By Allison Bell
Twenty-three new nonprofit, member-owned health plans opened their doors this week.
The “Consumer Operated and Oriented Plans
” are out beating the bushes for enrollees. The first coverage sold will take effect in 2014.
The National Alliance of State Health CO-OPs, the plans’ trade group, said one of its member plans, Oregon’s Health CO-OP, signed its first members a few minutes after midnight Tuesday.
Most CO-OPs are emphasizing that they want to sell coverage through brokers.
In Oregon, for example, the Cover Oregon exchange enrollment website will not be up and running for a few more weeks. But Oregonians who want coverage can sign up directly through the CO-OP’s website – and through brokers.
Meritus Health Partners, the Arizona CO-OP, has a broker link near the top of its home page, which leads to a broker application page. The CO-OP requires a would-be broker to fill in a national producer number, an Arizona insurance license number, a federal tax ID number, an errors and omissions carrier policy number, and the E&O policy expiration date. The broker also must upload an individual exchange and small-group exchange curriculum completion certificate along with an E&O insurance certificate.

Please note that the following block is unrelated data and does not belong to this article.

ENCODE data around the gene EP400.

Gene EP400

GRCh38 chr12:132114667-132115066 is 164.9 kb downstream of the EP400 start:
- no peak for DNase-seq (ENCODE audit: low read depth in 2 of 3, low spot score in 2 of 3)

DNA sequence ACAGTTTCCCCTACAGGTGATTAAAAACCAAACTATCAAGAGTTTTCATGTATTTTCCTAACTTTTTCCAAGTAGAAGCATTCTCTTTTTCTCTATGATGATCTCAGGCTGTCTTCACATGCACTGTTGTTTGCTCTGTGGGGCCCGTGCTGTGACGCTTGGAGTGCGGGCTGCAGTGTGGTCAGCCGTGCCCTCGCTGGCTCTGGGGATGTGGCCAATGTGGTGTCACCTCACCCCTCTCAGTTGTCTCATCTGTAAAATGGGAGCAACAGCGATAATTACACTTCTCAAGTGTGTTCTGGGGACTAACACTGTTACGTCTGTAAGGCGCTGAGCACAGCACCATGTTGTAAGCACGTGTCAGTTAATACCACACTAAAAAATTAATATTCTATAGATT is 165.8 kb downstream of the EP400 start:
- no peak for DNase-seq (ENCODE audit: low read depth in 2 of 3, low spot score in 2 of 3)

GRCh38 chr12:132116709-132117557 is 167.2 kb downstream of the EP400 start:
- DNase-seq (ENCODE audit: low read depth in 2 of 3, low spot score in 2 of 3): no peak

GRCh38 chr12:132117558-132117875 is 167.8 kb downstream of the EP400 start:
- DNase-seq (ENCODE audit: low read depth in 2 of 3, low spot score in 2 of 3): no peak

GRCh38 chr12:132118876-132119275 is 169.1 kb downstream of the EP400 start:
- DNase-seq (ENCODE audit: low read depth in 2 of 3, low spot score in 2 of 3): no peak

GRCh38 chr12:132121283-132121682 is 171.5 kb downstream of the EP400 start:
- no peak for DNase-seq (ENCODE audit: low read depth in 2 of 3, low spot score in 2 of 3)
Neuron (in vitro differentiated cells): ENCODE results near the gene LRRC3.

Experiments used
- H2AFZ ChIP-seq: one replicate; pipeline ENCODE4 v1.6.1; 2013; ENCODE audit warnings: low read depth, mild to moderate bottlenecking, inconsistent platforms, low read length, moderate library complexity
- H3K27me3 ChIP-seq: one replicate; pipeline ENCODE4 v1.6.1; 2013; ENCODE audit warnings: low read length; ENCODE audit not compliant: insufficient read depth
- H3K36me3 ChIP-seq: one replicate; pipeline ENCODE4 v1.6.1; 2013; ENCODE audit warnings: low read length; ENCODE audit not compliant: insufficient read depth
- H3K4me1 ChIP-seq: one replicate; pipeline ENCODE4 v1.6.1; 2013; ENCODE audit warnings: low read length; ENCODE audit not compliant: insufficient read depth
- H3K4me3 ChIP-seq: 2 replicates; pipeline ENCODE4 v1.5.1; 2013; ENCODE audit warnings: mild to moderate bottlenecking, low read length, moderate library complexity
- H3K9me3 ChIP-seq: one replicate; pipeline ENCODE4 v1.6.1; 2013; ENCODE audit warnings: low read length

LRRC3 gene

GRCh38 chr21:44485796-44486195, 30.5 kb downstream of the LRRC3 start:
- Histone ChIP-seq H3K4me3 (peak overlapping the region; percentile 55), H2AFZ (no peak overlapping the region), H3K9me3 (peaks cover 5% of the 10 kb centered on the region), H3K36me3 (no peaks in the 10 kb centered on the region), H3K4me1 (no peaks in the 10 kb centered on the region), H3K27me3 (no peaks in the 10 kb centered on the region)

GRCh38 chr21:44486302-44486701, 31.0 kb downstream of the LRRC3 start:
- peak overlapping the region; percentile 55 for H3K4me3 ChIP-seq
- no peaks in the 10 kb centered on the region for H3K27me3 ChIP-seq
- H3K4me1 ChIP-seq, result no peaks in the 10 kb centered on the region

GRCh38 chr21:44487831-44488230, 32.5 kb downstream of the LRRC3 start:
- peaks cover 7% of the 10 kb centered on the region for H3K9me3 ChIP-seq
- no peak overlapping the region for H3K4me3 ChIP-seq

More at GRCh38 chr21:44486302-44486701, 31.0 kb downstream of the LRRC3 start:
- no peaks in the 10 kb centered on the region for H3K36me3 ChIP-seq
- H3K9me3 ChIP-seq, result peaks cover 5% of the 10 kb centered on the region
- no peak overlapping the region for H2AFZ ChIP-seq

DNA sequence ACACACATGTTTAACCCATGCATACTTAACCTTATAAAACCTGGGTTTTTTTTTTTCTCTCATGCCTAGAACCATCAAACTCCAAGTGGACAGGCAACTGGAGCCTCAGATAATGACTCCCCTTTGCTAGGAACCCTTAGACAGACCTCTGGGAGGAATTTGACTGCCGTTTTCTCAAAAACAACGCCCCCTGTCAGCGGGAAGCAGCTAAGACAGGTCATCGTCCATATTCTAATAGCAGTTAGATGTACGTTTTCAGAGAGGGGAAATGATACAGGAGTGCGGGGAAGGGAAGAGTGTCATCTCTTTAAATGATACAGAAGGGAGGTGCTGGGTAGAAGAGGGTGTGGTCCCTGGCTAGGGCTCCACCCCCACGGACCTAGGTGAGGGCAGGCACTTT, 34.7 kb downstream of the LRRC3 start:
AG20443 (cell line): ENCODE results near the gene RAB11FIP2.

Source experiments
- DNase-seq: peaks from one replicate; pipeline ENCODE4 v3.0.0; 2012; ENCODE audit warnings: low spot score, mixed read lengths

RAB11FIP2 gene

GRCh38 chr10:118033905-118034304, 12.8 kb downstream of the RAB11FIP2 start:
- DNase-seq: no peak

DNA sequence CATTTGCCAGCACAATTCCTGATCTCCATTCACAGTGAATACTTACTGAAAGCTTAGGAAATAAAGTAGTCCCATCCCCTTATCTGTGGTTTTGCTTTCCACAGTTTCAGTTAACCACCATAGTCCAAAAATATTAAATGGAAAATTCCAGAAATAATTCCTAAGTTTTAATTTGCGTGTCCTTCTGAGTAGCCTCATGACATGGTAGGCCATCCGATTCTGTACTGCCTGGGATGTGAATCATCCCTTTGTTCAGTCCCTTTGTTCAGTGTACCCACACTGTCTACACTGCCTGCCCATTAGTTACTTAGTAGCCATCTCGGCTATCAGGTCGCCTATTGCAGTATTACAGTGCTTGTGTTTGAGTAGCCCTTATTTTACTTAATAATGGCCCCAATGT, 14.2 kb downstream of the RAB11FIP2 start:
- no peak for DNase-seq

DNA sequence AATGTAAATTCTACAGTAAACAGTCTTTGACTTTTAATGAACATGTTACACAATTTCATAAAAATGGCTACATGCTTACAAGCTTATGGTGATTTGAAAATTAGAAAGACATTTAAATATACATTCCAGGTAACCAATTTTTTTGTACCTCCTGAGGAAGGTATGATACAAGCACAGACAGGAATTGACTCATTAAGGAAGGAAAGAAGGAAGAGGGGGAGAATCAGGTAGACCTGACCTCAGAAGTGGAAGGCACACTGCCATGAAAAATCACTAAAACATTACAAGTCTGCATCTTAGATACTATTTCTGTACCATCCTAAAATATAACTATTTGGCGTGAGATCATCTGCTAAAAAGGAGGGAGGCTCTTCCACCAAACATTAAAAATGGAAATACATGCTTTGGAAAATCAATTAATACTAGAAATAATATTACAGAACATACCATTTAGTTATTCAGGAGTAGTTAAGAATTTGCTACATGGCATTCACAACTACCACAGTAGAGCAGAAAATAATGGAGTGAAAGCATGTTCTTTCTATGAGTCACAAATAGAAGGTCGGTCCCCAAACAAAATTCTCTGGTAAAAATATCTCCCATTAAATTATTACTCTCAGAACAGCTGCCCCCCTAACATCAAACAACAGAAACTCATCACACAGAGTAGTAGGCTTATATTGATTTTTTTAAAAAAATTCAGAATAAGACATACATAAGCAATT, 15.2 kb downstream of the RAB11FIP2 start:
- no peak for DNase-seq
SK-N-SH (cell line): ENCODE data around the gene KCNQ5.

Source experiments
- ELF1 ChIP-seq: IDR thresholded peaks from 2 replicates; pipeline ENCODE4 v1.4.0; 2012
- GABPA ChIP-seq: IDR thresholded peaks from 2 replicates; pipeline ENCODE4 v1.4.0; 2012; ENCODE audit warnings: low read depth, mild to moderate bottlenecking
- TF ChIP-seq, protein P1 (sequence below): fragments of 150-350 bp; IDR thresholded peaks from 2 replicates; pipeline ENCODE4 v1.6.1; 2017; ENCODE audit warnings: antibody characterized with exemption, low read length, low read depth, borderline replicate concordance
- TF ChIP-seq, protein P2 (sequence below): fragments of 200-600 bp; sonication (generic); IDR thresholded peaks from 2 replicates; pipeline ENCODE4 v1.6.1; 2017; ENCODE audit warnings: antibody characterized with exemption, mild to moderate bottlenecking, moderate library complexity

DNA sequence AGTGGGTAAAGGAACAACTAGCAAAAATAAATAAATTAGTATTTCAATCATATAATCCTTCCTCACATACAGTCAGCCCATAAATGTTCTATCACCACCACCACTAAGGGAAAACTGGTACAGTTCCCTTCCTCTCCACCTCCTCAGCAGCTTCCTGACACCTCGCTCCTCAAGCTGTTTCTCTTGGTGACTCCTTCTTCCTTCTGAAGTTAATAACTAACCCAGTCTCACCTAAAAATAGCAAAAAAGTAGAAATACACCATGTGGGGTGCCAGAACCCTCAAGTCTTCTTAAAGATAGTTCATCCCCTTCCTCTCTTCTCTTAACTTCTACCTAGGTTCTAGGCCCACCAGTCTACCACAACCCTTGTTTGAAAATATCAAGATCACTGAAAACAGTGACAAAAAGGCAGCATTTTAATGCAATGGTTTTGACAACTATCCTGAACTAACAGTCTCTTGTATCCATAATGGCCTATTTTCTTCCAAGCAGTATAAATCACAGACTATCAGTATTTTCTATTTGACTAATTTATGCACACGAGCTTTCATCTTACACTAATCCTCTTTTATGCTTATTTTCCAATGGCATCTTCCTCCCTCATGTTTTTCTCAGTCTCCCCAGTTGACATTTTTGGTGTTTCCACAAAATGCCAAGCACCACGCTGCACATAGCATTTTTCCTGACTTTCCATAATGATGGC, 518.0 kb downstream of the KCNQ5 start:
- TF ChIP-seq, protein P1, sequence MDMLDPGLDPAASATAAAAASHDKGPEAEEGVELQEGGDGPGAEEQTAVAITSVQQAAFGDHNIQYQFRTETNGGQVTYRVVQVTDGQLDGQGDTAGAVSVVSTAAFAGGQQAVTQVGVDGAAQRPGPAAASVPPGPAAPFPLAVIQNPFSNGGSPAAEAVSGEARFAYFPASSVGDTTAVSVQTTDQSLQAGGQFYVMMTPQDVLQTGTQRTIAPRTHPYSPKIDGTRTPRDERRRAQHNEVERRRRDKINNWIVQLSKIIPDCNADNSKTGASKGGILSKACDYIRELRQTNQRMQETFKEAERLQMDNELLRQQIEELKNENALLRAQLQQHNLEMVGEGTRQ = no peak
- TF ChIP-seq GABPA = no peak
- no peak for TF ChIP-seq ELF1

Colorado HealthOP signed Warner Pacific as its first broker agent in May.
Louisiana Health Cooperative boasts that it offers “Real insurance for real people,” and a link at the top of its home page explains how agents and brokers can get welcome packets and appointment numbers.
A CO-OP is supposed to sell coverage through its state’s PPACA public exchange. It can serve the individual and small-group markets, and it’s also allowed some large-group customers.
Traditional for-profit or nonprofit carriers cannot own or control a CO-OP, and law forbids CO-OP managers from converting a CO-OP to for-profit status.
A CO-OP can serve more than one state, and a state can have more than one CO-OP.
CoOpportunity Health, for example, is serving both Iowa and Nebraska, and two CO-OPs are serving Oregon.
Some of the states with CO-OPs are the same states that have set up their own state-based exchanges. But some states with vigorous state-based exchange programs, including California, have no CO-OPs, and some states with governors who have been active opponents of PPACA, such as Louisiana and Wisconsin, do have them.
Vermont insurance regulators have blocked a group trying to organize a CO-OP in that state, and federal regulators have pulled the group’s startup funding.
Here’s a list of the active exchanges:
Arizona: Meritus Health Partners
Colorado: Colorado HealthOP
Illinois: Land of Lincoln Health
Iowa: CoOportunity Health
Kentucky: Kentucky Health Cooperative Inc.
Louisana: Louisiana Health Cooperative Inc.
Maine: Maine Community Health Options
Maryland: Evergreen Health Cooperative Inc.
Massachusetts: Minuteman Health Inc.
Michigan: Consumers Mutual Insurance of Michigan
Montana: Montana Health CO-OP
Nebraska: CoOportunity Health
Nevada: Nevada Health CO-OP
New Jersey: Health Republic Insurance of New Jersey
New Mexico: New Mexico Health Connections
New York: Health Republic Insurance of New York
Ohio: InHealth Mutual
Oregon: Oregon’s Health CO-OP and Health Republic Insurance of Oregon
South Carolina: Consumers’ Choice Health Plan
Tennessee: Community Health Alliance Mutual Insurance
Utah: Arches Health Plan
Wisconsin: Common Ground Healthcare Cooperative
Originally published on LifeHealthPro.com